He also captures the battleground, and often vindictiveness and petty spitefulness, of the Oxford (and I can vouch, Cambridge) High Table, including the Master who ignored him for three years at High Table. Oxford can be a small world of dons living in an even smaller hermeneutic of ever-decreasing circles, as they seem at times incapable of recognizing their academic provincial qualities, as the McEwan story suggests, whilst they explore the grand horizons of their subject areas for generation after generation of students. Not that Carey is above all this himself. His discussion of a Keble College bursar, whom he dismissively insults by referencing his having a “second” in Law, suggests he wanted to indulge in a little High Table spitefulness of his own. However, Carey does absolve himself by treating us to an amusing tale of a prank by students on the said bursar who was entertaining in the Senior Common Room. The students managed to build a small wall to block the only exit to the building where the SCR was situated, thus preventing the drunken party from leaving in the early hours of the morning after much downing of port.
Carey doesn’t complain much about the negatives in his life or the things that one might regret or disapprove of as he looks back at his early years in Oxford. He seems to have borne these things with decent humor and forbearance. He reminds his reader on a number of occasions that he is an atheist, but God is hard to avoid in the history of English literature, and he has a good-natured tolerance of it rather than the vitriol of some more recent Oxford atheists, such as Christopher Hitchens and Richard Dawkins. Politics is not the only area where it is difficult for people to converse and disagree in our modern times.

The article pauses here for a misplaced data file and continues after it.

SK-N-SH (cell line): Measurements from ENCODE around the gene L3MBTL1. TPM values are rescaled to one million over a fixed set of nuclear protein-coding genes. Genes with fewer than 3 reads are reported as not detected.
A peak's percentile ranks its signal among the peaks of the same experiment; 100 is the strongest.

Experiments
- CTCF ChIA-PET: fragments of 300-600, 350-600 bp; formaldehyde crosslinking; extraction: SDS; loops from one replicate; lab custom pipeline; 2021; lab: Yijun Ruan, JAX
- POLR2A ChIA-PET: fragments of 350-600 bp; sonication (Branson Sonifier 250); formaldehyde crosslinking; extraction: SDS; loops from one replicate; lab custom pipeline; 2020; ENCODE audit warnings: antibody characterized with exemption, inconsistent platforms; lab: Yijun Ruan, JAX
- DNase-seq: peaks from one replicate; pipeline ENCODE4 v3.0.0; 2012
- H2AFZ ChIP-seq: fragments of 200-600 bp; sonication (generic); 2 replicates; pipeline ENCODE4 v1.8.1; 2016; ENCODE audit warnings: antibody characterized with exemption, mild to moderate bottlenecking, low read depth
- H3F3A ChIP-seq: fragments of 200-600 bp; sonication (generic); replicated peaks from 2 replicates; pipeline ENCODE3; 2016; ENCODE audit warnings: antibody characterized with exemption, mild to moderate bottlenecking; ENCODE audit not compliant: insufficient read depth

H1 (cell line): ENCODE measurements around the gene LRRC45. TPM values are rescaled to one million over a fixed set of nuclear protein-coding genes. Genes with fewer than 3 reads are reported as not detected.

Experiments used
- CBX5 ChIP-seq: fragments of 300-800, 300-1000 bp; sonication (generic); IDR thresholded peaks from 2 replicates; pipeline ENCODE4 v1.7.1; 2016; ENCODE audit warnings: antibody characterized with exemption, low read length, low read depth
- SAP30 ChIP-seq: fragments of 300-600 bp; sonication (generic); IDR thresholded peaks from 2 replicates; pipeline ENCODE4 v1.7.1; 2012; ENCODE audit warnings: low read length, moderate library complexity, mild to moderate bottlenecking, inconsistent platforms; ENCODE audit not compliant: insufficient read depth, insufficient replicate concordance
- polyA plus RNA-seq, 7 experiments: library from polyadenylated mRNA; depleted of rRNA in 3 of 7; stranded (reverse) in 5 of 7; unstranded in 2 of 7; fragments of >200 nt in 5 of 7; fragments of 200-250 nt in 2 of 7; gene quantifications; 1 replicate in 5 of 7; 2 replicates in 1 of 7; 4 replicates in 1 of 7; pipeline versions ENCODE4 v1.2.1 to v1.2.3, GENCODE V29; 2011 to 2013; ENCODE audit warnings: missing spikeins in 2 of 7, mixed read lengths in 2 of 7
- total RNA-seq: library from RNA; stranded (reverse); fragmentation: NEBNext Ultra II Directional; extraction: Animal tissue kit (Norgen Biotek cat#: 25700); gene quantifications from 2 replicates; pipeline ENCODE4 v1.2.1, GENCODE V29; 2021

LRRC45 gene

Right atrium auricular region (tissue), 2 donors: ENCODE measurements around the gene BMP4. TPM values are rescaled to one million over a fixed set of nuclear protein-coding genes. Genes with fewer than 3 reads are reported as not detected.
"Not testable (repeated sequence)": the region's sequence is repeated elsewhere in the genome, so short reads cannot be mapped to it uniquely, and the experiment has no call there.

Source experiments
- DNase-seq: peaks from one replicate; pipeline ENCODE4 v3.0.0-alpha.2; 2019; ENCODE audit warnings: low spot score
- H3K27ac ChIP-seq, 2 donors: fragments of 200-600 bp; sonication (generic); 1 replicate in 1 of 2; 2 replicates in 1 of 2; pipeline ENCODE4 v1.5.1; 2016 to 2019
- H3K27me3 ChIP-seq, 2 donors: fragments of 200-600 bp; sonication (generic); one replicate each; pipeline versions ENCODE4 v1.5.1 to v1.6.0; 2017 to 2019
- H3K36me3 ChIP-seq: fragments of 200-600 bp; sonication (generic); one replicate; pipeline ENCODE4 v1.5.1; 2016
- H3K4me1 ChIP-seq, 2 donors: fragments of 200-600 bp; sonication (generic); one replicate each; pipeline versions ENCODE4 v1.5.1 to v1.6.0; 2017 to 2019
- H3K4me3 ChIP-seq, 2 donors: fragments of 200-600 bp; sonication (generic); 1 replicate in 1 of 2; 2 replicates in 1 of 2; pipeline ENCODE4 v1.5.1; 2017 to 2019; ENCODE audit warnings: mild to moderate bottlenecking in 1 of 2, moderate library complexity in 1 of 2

His extended disquisitions on Milton, whose Christian Doctrine he translated, and George Orwell, whom he hero-worshipped, are wonderful discourses to read. The literary world of England in the 1960s and 1970s, with wistful references to The Listener magazine, make one crave for such an intellectual time again in this day of social media. The remaining chapters focus on his life as a reviewer and writer himself; so, less the Oxford Professor in situ, and more a life outside the Oxford walls.
Like any good teacher, Carey makes you want to read the books he discusses, if you haven’t already. This makes The Unexpected Professor: An Oxford Life in Books something of an Oxford tutorial, where a don can inspire and guide you to read and think for yourself. If you ever wanted an Oxford education, or want to have such a tutorial, Carey’s memoir is a pleasant walk through both English literature and the quads and meadows of the University. If you know or have known Oxford, then it is a pleasant, and sometimes less than pleasant, reminder of things past.
The Unexpected Professor: An Oxford Life in Books
Faber & Faber (2014)